No rational person is in favor of gerrymandering congressional districts. In recent years, the process has become ridiculous, as the party in charge of a state legislature redraws districts to the ultimate advantage of their party. Or, the parties collude in the drawing of districts to assure their incumbents are safe.
The reason is partly due to demographics, and partly due to powerful new data available at the click of a mouse. Segmenting the population into ever expanding subsets related to race, zip code, income, and other markers, the data helps identify party voters using Census Bureau information. Highly sophisticated computer programs are used to carve out safe districts with the precision of a scalpel. The technology combined with old-fashioned politics leads to polarization and hyper-partisanship, as Resident Scholar at AEI, Norman Ornestein points out in the National Journal:
Gerrymandering has leached much of the broader heterogeneity out of congressional districts, contributing to the echo-chamber effect, where members’ ideological predilections are reinforced, and not challenged, back home. A corollary is the racial segregation of districts—the fact that so many Republican districts now have barely more than trace elements of minorities, giving GOP lawmakers little incentive to reach out or be sensitive to issues that resonate with those groups. Partisan gerrymandering skews results away from the broader sentiments of voters in a state, as much research, including a new study by Duke University’s Jonathan Mattingly and Christy Vaughn, demonstrates powerfully.
And, of course, gerrymandering has helped create a huge number of districts that are fundamentally safe for one party. This is sometimes done by a dominant party in a state “packing” the other party’s districts to limit its chances in other districts. Other times it is done by an unholy alliance of both parties to keep all incumbents safe. Gerrymandering adds both to the homogeneity of districts and to making low-turnout primaries dominated by ideological activists the only meaningful elections.
More broadly, gerrymandering moves House and state legislative elections away from any meaningful responsiveness to the will of the people. And the pattern of lawmakers choosing their voters instead of voters choosing their lawmakers creates more disaffection and cynicism among the public.
There have been several ideas put forth that seek to address the problem of gerrymandering. One proposal, known as “Fair Voting,” is intriguing:
Under fair voting, members of Congress are elected in multi-member districts of three to five representatives instead of just one. In those districts, candidates are elected in proportion to their vote share. A majority of votes always wins a majority of seats, and minority groups of voters that make up more than a certain threshold of votes (25 percent in a three seat district) are always able to elect a representative.
Some proposals are similar, but would give weight to other factors than population, basing district lines on a broad range of criteria:
How do we reform the redistricting process in this country? Through independent commissions that can use multiple criteria—not just equal population in districts, but factors such as competitiveness, compactness, and communities of interest—to create districts that more closely reflect broader public views. But creating independent commissions is no easy task; doing so through legislative action requires buy-in from the same lawmakers who draw the district lines—and who have the least incentive to give up their power via reform.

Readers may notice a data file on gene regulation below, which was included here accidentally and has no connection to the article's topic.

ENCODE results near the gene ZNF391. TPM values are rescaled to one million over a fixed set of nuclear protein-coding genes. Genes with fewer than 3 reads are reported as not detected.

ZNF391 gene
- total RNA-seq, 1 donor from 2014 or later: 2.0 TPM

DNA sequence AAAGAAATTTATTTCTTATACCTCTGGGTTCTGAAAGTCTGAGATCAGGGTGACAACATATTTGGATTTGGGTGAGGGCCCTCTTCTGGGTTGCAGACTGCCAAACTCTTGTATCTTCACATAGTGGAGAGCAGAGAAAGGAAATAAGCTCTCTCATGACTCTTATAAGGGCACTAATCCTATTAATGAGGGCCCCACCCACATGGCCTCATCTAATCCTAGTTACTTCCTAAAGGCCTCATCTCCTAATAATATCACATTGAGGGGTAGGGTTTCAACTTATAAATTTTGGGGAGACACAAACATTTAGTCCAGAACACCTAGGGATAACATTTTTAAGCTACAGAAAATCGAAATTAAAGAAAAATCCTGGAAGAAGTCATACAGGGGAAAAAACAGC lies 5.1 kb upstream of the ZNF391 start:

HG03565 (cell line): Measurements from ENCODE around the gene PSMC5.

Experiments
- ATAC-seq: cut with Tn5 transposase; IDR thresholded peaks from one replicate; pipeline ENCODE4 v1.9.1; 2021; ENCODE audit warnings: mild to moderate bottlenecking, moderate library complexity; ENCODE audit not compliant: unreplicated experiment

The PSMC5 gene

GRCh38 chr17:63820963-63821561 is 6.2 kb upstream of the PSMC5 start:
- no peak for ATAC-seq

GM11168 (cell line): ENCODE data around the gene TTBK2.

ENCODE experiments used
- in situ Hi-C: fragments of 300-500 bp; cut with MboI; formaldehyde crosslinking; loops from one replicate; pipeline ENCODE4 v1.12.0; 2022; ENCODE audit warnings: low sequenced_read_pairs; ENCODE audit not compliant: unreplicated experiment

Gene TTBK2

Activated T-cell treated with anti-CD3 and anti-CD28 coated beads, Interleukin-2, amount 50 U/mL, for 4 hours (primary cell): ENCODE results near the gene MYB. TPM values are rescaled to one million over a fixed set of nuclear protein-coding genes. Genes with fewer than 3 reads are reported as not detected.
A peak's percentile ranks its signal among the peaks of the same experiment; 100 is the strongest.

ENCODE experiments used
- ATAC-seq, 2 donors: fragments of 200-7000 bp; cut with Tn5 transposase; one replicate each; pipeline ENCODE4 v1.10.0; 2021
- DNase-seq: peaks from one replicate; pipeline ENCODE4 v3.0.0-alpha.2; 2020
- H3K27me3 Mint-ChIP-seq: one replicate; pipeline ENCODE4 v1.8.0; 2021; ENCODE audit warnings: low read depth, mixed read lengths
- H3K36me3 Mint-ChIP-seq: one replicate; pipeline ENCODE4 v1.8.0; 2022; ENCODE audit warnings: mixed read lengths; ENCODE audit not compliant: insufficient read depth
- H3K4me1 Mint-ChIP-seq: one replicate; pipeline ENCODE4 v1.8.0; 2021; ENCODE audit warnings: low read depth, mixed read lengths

With the exception of Iowa, where the state Legislature turned the drawing of lines over to a nonpartisan agency in 1981 after disputes and deadlocks handed the power to the Iowa Supreme Court, the one outlet for change has been using the initiative process to implement such commissions. That process worked in Arizona in 2000 and in California in 2008, and while the results are no panacea, the reforms have brought more competitiveness and more fairness to the process.
Unfortunately, many states cannot change the way they draw districts without going to Washington and begging the attorney general for permission. There’s a difference between “non-partisan” and “non-discriminatory,” making any attempted change in drawing congressional districts for many states a crapshoot.
There’s also a bill in Congress that would require states to set up such commissions:
Rep. Steve Cohen (D-Tenn.) in January introduced legislation that would do just that. Called the John Tanner Fairness and Independence in Redistricting Act — named after former Tennessee Rep. John Tanner (D), who pushed similar bills during his tenure — the legislation would require every state to appoint an independent commission to draft a redistricting plan that “emphasizes geographical contiguity and compactness of districts rather than political affiliations.”
Could you program a computer to draw lines fairly? It’s possible, but you would have to get both sides to agree on what’s “fair” — a herculean labor that would probably be beyond the ability of most state legislatures.
I’m not convinced that simply reforming the way in which we draw congressional districts will lead to comity and bi-partisanship at the federal level. There are other factors at work, including the very real chasm-like differences on many issues that afflict Congress. Those differences will not disappear by waving a magic wand over the redistricting problem, hoping that excessive ideology and hyper-partisanship will go away.
But if there’s a chance that it can help, we shouldn’t stand in the way.